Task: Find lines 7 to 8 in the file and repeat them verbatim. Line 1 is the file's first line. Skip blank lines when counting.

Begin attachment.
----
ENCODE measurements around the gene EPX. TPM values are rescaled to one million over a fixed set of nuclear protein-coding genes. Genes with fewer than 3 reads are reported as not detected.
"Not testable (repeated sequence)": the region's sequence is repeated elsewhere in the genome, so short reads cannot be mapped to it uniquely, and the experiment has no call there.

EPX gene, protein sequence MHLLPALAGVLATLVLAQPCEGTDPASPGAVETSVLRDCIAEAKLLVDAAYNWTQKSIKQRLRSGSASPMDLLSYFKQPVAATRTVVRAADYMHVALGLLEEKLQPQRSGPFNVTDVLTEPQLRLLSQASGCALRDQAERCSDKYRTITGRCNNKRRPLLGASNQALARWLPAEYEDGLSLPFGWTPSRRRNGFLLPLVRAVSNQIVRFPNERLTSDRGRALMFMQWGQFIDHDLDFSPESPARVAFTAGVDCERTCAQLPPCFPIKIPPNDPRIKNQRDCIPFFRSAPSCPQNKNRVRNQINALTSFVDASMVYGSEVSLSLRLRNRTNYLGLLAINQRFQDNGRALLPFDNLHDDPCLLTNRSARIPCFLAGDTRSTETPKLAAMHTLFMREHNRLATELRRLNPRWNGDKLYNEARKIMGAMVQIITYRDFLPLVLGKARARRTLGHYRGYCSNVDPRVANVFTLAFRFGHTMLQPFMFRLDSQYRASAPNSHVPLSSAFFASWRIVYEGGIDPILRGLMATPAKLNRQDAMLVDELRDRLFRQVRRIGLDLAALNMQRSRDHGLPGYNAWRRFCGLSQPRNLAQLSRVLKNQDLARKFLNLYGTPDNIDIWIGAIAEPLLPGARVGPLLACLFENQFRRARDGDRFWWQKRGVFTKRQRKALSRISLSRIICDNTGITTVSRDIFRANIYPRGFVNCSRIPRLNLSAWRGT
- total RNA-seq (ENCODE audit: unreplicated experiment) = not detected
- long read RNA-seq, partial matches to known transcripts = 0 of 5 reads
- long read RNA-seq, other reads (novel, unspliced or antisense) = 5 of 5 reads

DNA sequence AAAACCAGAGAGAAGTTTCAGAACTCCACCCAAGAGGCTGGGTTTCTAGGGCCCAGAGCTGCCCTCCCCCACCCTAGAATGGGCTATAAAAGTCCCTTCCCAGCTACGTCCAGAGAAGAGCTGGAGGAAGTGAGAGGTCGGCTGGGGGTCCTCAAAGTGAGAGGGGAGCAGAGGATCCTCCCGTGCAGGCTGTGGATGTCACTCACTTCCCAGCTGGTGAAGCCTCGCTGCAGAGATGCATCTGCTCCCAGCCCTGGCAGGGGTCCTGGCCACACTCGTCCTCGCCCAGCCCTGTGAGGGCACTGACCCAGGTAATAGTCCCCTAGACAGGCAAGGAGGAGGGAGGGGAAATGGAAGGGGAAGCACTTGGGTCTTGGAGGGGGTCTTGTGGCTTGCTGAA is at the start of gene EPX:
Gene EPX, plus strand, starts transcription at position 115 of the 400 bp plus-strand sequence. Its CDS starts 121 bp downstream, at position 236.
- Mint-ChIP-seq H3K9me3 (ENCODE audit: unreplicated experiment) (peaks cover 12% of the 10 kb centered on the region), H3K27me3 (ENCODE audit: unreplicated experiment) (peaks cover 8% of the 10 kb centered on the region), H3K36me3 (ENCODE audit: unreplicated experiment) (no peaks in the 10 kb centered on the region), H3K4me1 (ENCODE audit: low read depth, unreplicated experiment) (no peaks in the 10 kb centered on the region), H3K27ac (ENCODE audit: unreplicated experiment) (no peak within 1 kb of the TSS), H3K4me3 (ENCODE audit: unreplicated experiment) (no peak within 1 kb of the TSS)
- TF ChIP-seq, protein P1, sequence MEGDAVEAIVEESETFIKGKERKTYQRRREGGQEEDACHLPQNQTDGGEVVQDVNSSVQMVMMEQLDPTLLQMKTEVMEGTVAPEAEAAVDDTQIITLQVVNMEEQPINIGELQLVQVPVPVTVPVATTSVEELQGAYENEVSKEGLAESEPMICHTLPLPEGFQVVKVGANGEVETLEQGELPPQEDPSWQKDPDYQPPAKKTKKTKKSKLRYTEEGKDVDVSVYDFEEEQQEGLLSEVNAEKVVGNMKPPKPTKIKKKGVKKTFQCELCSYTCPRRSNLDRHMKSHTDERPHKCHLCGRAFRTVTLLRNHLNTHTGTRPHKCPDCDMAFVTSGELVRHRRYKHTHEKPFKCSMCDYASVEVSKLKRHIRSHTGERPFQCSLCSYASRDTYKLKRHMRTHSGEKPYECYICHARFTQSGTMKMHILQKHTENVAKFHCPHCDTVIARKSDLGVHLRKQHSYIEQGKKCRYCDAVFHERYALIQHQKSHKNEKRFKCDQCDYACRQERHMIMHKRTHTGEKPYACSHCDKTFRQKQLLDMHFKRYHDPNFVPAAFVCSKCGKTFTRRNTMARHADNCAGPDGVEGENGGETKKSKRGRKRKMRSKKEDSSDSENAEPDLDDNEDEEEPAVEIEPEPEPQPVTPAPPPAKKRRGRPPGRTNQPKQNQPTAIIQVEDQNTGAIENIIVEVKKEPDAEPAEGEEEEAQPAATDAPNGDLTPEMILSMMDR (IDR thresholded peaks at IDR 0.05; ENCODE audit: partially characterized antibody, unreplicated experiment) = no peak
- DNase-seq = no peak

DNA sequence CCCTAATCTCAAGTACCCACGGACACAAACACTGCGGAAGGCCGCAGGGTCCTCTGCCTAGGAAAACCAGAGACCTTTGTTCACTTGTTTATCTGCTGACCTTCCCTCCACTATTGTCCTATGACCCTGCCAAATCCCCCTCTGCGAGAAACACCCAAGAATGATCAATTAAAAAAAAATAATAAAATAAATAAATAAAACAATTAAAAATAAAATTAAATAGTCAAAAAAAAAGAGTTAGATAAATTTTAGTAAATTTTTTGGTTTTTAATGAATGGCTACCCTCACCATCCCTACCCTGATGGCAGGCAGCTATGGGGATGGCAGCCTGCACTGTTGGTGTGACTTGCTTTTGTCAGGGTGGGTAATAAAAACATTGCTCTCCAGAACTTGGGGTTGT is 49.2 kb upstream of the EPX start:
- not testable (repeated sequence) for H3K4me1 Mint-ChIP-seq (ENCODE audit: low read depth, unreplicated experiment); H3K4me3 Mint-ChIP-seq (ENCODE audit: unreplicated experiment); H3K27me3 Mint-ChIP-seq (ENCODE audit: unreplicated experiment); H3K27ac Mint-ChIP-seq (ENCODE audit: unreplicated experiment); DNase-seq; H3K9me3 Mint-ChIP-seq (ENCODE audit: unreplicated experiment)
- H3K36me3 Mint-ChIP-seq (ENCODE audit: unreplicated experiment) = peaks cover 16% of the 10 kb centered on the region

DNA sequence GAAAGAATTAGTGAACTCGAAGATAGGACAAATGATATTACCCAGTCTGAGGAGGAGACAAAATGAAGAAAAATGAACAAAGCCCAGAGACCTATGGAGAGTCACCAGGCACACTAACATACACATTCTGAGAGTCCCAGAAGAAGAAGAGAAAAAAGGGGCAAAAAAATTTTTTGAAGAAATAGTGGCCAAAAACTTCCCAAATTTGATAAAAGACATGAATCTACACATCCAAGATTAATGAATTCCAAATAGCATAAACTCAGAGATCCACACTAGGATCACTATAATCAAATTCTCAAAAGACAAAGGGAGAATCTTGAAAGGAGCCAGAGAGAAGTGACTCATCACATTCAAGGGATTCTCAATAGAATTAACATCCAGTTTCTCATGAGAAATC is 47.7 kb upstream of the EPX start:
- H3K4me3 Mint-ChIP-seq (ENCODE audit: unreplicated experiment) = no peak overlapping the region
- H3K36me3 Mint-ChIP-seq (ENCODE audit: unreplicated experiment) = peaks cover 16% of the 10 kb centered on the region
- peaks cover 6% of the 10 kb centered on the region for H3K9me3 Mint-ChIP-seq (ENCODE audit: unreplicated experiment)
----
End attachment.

DNA sequence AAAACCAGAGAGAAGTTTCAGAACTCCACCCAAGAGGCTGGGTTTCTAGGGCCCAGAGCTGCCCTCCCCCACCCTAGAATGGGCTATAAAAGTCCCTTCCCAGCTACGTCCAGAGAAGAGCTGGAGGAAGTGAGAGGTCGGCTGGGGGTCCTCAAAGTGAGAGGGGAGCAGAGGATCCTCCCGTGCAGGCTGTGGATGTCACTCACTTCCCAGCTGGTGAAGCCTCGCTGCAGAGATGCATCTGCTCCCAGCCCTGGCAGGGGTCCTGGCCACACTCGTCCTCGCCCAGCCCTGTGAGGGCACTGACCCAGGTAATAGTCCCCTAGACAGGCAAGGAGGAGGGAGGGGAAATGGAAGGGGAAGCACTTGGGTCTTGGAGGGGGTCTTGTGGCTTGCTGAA is at the start of gene EPX:
Gene EPX, plus strand, starts transcription at position 115 of the 400 bp plus-strand sequence. Its CDS starts 121 bp downstream, at position 236.